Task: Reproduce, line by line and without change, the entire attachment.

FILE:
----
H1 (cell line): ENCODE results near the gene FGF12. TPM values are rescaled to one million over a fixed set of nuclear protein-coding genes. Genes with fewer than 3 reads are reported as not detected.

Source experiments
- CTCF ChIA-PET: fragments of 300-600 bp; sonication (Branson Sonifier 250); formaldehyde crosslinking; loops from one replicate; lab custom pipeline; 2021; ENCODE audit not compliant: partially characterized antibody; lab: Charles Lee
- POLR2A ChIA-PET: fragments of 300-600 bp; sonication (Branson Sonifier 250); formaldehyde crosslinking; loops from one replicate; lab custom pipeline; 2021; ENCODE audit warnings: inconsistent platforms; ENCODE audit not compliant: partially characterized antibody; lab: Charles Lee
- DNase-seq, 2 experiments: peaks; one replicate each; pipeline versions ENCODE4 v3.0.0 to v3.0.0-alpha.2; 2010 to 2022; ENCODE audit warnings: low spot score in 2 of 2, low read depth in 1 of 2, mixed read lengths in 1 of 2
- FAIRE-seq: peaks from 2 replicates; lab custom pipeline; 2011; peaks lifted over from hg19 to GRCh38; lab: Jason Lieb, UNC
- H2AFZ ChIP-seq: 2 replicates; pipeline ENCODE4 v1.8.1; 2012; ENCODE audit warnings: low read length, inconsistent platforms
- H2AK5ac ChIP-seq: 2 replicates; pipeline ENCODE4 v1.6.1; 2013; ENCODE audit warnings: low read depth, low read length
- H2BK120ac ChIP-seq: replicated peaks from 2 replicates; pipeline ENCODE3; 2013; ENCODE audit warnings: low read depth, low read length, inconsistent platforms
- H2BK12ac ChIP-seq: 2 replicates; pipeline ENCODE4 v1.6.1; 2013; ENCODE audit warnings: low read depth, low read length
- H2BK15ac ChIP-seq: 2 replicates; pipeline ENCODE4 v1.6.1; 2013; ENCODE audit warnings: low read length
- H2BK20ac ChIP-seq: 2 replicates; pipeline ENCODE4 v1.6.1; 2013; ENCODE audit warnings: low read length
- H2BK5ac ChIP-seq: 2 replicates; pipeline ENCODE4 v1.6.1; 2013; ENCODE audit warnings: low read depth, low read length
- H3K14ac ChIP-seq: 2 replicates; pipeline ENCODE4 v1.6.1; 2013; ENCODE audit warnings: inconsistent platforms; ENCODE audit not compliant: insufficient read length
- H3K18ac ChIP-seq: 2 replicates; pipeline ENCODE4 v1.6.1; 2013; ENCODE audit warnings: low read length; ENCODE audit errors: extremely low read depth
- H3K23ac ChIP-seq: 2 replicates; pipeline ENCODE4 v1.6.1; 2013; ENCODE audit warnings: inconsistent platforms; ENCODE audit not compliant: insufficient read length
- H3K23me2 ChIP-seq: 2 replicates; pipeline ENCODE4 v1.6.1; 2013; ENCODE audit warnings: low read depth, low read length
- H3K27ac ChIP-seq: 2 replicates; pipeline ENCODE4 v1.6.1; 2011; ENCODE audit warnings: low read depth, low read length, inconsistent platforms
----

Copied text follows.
H1 (cell line): ENCODE results near the gene FGF12. TPM values are rescaled to one million over a fixed set of nuclear protein-coding genes. Genes with fewer than 3 reads are reported as not detected.

Source experiments
- CTCF ChIA-PET: fragments of 300-600 bp; sonication (Branson Sonifier 250); formaldehyde crosslinking; loops from one replicate; lab custom pipeline; 2021; ENCODE audit not compliant: partially characterized antibody; lab: Charles Lee
- POLR2A ChIA-PET: fragments of 300-600 bp; sonication (Branson Sonifier 250); formaldehyde crosslinking; loops from one replicate; lab custom pipeline; 2021; ENCODE audit warnings: inconsistent platforms; ENCODE audit not compliant: partially characterized antibody; lab: Charles Lee
- DNase-seq, 2 experiments: peaks; one replicate each; pipeline versions ENCODE4 v3.0.0 to v3.0.0-alpha.2; 2010 to 2022; ENCODE audit warnings: low spot score in 2 of 2, low read depth in 1 of 2, mixed read lengths in 1 of 2
- FAIRE-seq: peaks from 2 replicates; lab custom pipeline; 2011; peaks lifted over from hg19 to GRCh38; lab: Jason Lieb, UNC
- H2AFZ ChIP-seq: 2 replicates; pipeline ENCODE4 v1.8.1; 2012; ENCODE audit warnings: low read length, inconsistent platforms
- H2AK5ac ChIP-seq: 2 replicates; pipeline ENCODE4 v1.6.1; 2013; ENCODE audit warnings: low read depth, low read length
- H2BK120ac ChIP-seq: replicated peaks from 2 replicates; pipeline ENCODE3; 2013; ENCODE audit warnings: low read depth, low read length, inconsistent platforms
- H2BK12ac ChIP-seq: 2 replicates; pipeline ENCODE4 v1.6.1; 2013; ENCODE audit warnings: low read depth, low read length
- H2BK15ac ChIP-seq: 2 replicates; pipeline ENCODE4 v1.6.1; 2013; ENCODE audit warnings: low read length
- H2BK20ac ChIP-seq: 2 replicates; pipeline ENCODE4 v1.6.1; 2013; ENCODE audit warnings: low read length
- H2BK5ac ChIP-seq: 2 replicates; pipeline ENCODE4 v1.6.1; 2013; ENCODE audit warnings: low read depth, low read length
- H3K14ac ChIP-seq: 2 replicates; pipeline ENCODE4 v1.6.1; 2013; ENCODE audit warnings: inconsistent platforms; ENCODE audit not compliant: insufficient read length
- H3K18ac ChIP-seq: 2 replicates; pipeline ENCODE4 v1.6.1; 2013; ENCODE audit warnings: low read length; ENCODE audit errors: extremely low read depth
- H3K23ac ChIP-seq: 2 replicates; pipeline ENCODE4 v1.6.1; 2013; ENCODE audit warnings: inconsistent platforms; ENCODE audit not compliant: insufficient read length
- H3K23me2 ChIP-seq: 2 replicates; pipeline ENCODE4 v1.6.1; 2013; ENCODE audit warnings: low read depth, low read length
- H3K27ac ChIP-seq: 2 replicates; pipeline ENCODE4 v1.6.1; 2011; ENCODE audit warnings: low read depth, low read length, inconsistent platforms